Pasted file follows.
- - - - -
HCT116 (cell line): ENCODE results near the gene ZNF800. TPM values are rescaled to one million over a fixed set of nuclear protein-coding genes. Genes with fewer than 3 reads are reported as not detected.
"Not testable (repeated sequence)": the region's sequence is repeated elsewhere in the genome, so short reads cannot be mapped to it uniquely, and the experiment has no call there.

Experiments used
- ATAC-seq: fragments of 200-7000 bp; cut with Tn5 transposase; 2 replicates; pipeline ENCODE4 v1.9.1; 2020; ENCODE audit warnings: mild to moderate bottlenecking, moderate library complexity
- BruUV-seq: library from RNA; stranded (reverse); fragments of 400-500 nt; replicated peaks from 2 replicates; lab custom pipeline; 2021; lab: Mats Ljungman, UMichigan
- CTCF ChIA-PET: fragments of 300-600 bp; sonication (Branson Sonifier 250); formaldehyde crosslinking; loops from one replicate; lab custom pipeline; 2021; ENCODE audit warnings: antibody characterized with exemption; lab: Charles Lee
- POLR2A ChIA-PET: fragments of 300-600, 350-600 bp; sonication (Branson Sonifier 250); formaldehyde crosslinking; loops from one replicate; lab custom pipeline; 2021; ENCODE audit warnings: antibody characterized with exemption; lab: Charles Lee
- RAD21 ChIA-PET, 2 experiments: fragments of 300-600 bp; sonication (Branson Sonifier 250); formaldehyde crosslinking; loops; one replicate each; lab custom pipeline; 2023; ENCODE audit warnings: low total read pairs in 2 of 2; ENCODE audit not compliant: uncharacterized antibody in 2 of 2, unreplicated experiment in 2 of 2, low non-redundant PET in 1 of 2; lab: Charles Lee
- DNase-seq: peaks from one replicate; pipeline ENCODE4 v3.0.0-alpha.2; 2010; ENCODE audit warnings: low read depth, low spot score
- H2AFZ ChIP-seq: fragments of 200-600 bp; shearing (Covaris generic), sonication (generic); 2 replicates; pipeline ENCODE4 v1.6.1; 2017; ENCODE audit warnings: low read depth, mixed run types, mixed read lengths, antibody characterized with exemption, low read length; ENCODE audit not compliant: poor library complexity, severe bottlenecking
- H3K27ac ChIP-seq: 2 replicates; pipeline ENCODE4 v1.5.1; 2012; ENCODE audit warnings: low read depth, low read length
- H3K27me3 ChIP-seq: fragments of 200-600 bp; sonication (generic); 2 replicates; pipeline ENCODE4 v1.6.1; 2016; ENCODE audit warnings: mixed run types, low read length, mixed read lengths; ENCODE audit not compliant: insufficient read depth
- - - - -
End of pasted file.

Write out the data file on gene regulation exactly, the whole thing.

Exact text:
HCT116 (cell line): ENCODE results near the gene ZNF800. TPM values are rescaled to one million over a fixed set of nuclear protein-coding genes. Genes with fewer than 3 reads are reported as not detected.
"Not testable (repeated sequence)": the region's sequence is repeated elsewhere in the genome, so short reads cannot be mapped to it uniquely, and the experiment has no call there.

Experiments used
- ATAC-seq: fragments of 200-7000 bp; cut with Tn5 transposase; 2 replicates; pipeline ENCODE4 v1.9.1; 2020; ENCODE audit warnings: mild to moderate bottlenecking, moderate library complexity
- BruUV-seq: library from RNA; stranded (reverse); fragments of 400-500 nt; replicated peaks from 2 replicates; lab custom pipeline; 2021; lab: Mats Ljungman, UMichigan
- CTCF ChIA-PET: fragments of 300-600 bp; sonication (Branson Sonifier 250); formaldehyde crosslinking; loops from one replicate; lab custom pipeline; 2021; ENCODE audit warnings: antibody characterized with exemption; lab: Charles Lee
- POLR2A ChIA-PET: fragments of 300-600, 350-600 bp; sonication (Branson Sonifier 250); formaldehyde crosslinking; loops from one replicate; lab custom pipeline; 2021; ENCODE audit warnings: antibody characterized with exemption; lab: Charles Lee
- RAD21 ChIA-PET, 2 experiments: fragments of 300-600 bp; sonication (Branson Sonifier 250); formaldehyde crosslinking; loops; one replicate each; lab custom pipeline; 2023; ENCODE audit warnings: low total read pairs in 2 of 2; ENCODE audit not compliant: uncharacterized antibody in 2 of 2, unreplicated experiment in 2 of 2, low non-redundant PET in 1 of 2; lab: Charles Lee
- DNase-seq: peaks from one replicate; pipeline ENCODE4 v3.0.0-alpha.2; 2010; ENCODE audit warnings: low read depth, low spot score
- H2AFZ ChIP-seq: fragments of 200-600 bp; shearing (Covaris generic), sonication (generic); 2 replicates; pipeline ENCODE4 v1.6.1; 2017; ENCODE audit warnings: low read depth, mixed run types, mixed read lengths, antibody characterized with exemption, low read length; ENCODE audit not compliant: poor library complexity, severe bottlenecking
- H3K27ac ChIP-seq: 2 replicates; pipeline ENCODE4 v1.5.1; 2012; ENCODE audit warnings: low read depth, low read length
- H3K27me3 ChIP-seq: fragments of 200-600 bp; sonication (generic); 2 replicates; pipeline ENCODE4 v1.6.1; 2016; ENCODE audit warnings: mixed run types, low read length, mixed read lengths; ENCODE audit not compliant: insufficient read depth